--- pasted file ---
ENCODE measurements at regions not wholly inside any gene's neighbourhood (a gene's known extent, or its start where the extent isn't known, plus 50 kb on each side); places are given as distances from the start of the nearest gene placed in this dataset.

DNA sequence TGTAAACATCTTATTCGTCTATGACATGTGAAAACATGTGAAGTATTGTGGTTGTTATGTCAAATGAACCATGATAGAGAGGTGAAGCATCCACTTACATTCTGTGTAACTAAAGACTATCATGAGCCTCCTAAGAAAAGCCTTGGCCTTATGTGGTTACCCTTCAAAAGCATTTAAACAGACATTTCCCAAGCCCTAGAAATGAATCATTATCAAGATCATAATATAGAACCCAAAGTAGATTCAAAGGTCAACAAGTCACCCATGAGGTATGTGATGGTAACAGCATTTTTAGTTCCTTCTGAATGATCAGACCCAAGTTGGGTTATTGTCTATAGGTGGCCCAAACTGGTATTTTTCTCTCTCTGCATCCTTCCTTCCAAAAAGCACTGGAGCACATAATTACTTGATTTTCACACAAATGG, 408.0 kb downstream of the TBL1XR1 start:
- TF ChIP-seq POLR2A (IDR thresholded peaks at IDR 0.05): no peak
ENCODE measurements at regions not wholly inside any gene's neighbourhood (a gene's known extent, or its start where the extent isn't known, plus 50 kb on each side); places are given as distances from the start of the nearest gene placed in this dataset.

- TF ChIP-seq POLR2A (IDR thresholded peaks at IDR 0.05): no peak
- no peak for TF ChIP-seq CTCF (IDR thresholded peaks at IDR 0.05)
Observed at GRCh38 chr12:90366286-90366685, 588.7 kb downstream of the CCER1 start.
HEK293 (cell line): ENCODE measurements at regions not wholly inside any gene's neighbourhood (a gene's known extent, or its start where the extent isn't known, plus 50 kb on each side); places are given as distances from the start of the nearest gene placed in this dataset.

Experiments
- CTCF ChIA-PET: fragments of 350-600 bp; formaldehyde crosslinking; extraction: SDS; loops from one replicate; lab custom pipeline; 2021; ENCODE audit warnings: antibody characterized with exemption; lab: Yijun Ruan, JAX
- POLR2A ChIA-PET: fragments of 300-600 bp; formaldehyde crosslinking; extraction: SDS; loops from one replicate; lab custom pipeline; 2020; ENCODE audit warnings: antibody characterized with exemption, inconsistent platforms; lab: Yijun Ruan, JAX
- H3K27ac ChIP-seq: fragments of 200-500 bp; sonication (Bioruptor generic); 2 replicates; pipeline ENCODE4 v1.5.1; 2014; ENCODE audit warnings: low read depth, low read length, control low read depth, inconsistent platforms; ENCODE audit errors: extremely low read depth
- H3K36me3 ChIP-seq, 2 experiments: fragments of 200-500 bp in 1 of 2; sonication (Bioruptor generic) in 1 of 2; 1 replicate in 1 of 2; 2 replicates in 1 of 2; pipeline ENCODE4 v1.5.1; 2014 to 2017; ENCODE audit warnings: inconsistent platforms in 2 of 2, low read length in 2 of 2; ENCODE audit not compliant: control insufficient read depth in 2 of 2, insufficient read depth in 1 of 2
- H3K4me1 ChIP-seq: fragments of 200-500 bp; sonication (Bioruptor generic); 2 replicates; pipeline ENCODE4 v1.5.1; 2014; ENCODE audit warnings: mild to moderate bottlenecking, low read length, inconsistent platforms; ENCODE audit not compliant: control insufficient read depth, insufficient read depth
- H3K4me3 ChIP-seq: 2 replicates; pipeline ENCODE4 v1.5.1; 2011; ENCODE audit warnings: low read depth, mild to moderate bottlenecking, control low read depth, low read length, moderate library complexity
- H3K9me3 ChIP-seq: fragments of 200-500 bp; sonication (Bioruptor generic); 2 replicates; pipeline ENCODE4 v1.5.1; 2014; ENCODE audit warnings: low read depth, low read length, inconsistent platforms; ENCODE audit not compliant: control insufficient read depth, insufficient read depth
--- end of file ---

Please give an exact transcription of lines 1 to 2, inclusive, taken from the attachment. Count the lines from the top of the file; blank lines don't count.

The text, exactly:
ENCODE measurements at regions not wholly inside any gene's neighbourhood (a gene's known extent, or its start where the extent isn't known, plus 50 kb on each side); places are given as distances from the start of the nearest gene placed in this dataset.

DNA sequence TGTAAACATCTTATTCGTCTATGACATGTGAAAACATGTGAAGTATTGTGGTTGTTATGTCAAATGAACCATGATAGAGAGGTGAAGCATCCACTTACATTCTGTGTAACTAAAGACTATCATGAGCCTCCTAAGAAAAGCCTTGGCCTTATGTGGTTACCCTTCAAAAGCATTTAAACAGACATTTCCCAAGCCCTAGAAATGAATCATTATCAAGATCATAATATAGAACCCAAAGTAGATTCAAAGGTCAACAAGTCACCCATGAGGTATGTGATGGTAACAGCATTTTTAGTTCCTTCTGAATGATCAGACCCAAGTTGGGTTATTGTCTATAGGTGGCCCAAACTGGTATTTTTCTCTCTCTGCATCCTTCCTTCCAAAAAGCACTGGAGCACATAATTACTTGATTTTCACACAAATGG, 408.0 kb downstream of the TBL1XR1 start: